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131109doublespeak

The Department for Work and Pensions is heralding the result of a new poll as proof that a large majority of people support its controversial Bedroom Tax policy – in fact the findings prove nothing of the sort.

Headlined (incorrectly) ‘Poll shows support for removal of spare room subsidy’ – there is no such thing as a spare room subsidy so it cannot be removed – yesterday’s press release relies on some not-so-subtle wordplay and the gullibility of the reader to make its case.

If you want to find out how many people supported the government’s policy, you’ll have to look somewhere else because it is not directly identified anywhere in the article.

“New independent research shows there is strong public support for reducing under-occupation and overcrowding in social housing,” it begins – and this is fair enough.

People do indeed want to reduce under-occupation in social housing – but we have seen, time and time again, that people think there must be adequate social housing available for people who want, or need, to move. This is not what the Conservative and Liberal Democrat government are offering.

Instead, people are being told they can either move into smaller, privately-rented accommodation that will create more expense for the government, or if this is unavailable, pay the Bedroom Tax at 14 per cent of their eligible rent for one room and 25 per cent for two or more. Whatever they do, they end up having to pay more. That is not reasonable.

“In a poll [of 2,021 people] conducted by Ipsos MORI, 78% of respondents said they thought it was important to tackle the problem, which has led to nearly one-third of social housing tenants who receive Housing Benefit living in homes that are too big for their needs,” the article continues.

What problem is this, then? The problem of people occupying social rented properties that are too large for them, as the ConDems want you to believe? Or the problem of successive governments failing to build social housing that is adequate for the needs of the population? The latter seems more likely, don’t you think?

None of the information around that 78 per cent figure suggests that 1,576 people support the Bedroom Tax. I happen to believe it is important to tackle the bottleneck, in order to relieve the overcrowding issue. The Bedroom Tax won’t do that, though. It will just take money from poor people.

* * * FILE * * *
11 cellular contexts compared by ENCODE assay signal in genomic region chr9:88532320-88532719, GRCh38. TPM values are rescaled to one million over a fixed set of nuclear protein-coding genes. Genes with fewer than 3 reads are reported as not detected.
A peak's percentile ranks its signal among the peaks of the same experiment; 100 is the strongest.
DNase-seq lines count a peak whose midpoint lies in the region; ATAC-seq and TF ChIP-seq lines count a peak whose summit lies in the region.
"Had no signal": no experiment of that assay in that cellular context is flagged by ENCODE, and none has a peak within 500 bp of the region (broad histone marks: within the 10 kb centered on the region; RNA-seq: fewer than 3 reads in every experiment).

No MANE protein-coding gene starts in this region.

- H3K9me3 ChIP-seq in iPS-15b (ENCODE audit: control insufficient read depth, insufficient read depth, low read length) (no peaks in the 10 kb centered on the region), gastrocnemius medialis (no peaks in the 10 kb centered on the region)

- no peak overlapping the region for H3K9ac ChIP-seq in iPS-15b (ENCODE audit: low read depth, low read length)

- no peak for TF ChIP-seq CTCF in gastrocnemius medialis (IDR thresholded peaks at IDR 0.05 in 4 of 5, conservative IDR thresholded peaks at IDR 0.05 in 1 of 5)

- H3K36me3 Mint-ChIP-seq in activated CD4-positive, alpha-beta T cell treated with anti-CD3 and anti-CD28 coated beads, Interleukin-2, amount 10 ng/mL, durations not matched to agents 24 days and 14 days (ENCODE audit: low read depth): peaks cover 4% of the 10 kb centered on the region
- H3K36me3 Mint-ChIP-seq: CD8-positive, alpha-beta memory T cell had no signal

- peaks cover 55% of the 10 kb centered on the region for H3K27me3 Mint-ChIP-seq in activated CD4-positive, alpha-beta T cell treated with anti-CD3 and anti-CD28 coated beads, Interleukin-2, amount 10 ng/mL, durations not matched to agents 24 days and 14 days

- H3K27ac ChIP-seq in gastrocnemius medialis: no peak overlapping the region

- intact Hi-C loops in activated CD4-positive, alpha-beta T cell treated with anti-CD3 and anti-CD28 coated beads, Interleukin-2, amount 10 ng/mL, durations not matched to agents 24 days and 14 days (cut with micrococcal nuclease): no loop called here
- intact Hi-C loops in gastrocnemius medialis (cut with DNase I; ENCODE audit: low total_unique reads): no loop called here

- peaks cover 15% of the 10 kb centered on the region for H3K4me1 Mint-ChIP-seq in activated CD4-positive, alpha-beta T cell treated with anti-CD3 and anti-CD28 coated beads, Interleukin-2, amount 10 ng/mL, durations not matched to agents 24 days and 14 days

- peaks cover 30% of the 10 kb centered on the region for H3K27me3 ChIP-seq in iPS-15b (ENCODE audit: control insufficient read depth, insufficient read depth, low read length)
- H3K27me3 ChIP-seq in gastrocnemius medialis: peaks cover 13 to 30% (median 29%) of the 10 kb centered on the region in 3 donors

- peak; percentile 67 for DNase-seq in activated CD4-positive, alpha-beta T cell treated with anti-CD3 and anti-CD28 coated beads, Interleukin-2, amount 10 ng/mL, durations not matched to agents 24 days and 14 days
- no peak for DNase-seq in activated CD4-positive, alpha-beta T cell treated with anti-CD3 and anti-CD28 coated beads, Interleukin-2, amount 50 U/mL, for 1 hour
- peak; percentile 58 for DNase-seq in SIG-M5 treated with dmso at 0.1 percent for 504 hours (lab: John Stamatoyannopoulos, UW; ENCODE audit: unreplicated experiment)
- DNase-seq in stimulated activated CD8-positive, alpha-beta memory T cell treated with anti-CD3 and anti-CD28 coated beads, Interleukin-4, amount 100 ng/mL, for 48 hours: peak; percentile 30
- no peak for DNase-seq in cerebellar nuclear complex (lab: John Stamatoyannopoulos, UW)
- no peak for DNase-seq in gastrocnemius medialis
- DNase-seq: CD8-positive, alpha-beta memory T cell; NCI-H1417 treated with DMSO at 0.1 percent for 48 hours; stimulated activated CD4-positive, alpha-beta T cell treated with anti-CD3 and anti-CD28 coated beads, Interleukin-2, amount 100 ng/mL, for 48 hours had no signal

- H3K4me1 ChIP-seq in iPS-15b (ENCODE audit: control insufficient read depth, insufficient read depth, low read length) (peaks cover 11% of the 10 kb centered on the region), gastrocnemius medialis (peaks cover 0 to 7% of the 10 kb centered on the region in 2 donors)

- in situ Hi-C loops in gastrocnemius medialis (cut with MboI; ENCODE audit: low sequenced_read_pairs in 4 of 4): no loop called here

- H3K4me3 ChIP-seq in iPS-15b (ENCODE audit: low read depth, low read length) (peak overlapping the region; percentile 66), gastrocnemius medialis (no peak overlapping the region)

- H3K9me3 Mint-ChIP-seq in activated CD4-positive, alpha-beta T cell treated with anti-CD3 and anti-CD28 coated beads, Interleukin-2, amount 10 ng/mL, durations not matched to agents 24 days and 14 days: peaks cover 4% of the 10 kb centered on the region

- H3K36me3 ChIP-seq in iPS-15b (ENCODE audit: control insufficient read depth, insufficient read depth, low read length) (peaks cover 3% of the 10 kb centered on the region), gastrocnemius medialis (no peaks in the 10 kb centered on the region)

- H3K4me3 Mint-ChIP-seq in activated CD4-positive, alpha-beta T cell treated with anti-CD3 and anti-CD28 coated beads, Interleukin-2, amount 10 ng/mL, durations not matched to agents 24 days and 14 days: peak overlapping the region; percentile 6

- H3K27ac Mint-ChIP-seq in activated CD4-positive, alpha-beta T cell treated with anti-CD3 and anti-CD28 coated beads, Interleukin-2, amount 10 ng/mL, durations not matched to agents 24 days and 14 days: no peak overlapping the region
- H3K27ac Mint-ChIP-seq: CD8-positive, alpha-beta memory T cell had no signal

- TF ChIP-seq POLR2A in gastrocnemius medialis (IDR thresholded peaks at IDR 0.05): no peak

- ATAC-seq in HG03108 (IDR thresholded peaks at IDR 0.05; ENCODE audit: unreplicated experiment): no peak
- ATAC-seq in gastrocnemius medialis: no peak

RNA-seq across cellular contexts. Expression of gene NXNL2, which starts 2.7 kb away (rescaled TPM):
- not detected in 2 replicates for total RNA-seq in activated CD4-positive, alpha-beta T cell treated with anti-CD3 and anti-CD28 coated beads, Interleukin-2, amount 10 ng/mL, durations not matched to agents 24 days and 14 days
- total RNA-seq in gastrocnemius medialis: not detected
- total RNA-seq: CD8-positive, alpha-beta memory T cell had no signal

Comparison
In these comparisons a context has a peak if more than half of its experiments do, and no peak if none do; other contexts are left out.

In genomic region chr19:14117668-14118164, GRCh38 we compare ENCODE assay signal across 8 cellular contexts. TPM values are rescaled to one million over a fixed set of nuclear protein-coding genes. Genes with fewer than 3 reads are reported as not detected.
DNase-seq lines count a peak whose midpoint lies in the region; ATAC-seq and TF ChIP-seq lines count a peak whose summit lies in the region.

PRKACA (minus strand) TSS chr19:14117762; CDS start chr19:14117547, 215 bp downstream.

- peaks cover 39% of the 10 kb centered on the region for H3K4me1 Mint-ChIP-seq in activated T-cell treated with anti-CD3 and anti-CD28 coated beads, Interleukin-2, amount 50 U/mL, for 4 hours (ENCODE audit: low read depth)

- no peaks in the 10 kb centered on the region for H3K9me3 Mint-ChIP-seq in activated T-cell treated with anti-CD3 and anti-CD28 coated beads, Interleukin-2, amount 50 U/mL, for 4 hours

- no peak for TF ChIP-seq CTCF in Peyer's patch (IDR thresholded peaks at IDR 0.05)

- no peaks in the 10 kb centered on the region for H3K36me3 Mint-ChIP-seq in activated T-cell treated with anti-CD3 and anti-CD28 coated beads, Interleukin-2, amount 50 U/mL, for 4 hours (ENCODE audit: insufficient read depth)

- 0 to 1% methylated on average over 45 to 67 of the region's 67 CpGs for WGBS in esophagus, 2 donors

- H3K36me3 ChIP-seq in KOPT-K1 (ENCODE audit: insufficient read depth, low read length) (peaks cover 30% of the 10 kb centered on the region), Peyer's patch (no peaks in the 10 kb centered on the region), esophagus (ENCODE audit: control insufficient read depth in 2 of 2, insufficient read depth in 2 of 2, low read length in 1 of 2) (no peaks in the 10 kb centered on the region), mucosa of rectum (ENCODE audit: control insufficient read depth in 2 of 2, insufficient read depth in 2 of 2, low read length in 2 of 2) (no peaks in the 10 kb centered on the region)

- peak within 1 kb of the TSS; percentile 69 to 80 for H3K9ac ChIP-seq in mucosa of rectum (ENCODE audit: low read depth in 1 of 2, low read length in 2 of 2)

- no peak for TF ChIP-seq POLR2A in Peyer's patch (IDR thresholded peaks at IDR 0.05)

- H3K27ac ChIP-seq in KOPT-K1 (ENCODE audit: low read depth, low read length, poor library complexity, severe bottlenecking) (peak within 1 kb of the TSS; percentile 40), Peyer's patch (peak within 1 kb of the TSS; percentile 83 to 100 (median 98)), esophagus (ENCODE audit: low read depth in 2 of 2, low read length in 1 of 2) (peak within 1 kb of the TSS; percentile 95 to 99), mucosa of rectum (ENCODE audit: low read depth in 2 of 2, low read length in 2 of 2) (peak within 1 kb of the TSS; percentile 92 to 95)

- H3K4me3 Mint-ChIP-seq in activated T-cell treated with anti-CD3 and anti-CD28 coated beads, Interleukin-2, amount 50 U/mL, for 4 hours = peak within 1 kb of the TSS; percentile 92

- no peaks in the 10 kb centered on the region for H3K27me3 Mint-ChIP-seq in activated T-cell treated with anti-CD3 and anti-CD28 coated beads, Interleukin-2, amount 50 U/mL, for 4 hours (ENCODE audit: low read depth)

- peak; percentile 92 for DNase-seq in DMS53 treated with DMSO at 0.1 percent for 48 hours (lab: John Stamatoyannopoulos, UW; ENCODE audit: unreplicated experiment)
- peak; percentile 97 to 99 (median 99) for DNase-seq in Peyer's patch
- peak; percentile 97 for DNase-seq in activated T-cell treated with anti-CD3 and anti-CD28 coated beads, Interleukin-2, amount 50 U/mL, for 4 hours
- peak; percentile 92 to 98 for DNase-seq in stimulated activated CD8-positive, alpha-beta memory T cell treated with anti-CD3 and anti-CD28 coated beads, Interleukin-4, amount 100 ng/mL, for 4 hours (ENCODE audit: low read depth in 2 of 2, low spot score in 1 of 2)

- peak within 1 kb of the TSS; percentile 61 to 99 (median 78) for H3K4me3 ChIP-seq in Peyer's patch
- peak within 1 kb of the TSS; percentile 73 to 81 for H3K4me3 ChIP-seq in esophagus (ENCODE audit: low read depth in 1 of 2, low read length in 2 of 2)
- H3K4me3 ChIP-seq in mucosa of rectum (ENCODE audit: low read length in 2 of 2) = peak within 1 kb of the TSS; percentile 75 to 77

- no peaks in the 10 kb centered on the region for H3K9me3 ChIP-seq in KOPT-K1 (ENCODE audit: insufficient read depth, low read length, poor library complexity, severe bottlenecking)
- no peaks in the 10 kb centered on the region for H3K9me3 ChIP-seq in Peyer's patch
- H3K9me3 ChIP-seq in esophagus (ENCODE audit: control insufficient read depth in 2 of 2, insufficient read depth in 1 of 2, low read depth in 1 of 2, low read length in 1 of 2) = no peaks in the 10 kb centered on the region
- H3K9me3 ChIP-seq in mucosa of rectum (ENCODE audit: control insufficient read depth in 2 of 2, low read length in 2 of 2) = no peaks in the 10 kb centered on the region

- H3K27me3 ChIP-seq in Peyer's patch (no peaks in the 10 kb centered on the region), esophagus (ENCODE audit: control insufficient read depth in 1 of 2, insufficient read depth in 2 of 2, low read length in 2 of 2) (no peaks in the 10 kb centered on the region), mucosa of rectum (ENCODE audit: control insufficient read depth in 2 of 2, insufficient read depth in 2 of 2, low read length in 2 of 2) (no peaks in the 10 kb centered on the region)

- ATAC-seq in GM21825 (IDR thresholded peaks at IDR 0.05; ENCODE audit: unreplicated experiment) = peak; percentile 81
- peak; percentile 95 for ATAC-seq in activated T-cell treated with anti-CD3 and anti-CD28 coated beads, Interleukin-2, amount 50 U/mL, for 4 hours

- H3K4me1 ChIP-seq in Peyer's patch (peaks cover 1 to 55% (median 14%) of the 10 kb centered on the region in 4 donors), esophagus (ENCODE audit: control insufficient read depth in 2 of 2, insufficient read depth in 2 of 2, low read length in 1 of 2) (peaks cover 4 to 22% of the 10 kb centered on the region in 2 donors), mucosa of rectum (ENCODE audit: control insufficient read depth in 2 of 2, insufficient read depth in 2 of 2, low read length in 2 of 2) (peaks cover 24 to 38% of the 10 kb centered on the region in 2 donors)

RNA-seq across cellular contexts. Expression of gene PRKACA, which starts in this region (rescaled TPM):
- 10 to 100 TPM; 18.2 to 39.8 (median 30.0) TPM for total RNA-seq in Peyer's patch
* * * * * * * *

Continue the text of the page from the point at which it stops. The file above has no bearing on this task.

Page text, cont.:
Was support for the Bedroom Tax indicated anywhere in these results? No. The closest we get is: “The polling also found that 54% agreed that it is fair that people of working age, who live in social housing, should receive less Housing Benefit if they have more bedrooms than they need.” Even this does not suggest that those questioned agreed with the amount the government is taking from hardworking social tenants.

Curiously, the same proportion of those polled – 54 per cent – said they believed “the coalition government’s removal of the spare room subsidy policy will encourage those receiving less housing benefit to improve their personal situation by, for example, finding work.”

There are a couple of points to make here. Firstly – there is no policy to remove the spare room subsidy because, as previously mentioned, the spare room subsidy has never existed. Secondly, the idea that people can find work (or find better-paying work) is a bad joke.

Only yesterday, a staffer at my local Job Centre was heard admitting that their office had received no new job advertisements in several weeks, and there is no evidence that this is a unique case. It is unrealistic to suggest this as a reasonable way out.

The fact that both these questions received 54 per cent support leads one to question how many of the respondents were affected by the Tax. My guess would be 46 per cent or less. The other 46 per cent, of course.

DWP ministerial rentamouth Esther McVey was on hand to provide the commentary (Iain Duncan Smith is still in hiding, one presumes). She said: “This shows that the public agree that action was needed to tackle overcrowding and to make better use of our housing stock.” Except, as already pointed out, it doesn’t show that the public agree with the government.

She added: “We have seen our Housing Benefit bill exceed £24 billion – an increase of 50% in just 10 years – and this had to be brought under control.”

The Bedroom Tax will do nothing in this respect – in fact, the bill may increase (people moving into private rented property would receive more benefit, and people who have been evicted because they can’t pay their bills after the Tax was imposed will be a burden on councils, who will have to put them up in more expensive B&B accommodation).

Also, increasing numbers of working people are being forced to claim housing benefit because companies are making sure their wages are too low to provide a decent living. Almost a million working people were claiming housing benefit in May this year, and that figure seems sure to have been exceeded by the time the next set of statistics is released on November 13 (Wednesday).

Apparently it is bad for unemployed people to claim the benefits they deserve, but perfectly fine for companies to have the lousy wages they pay topped up at the taxpayers’ expense.

That’s government doublespeak for you!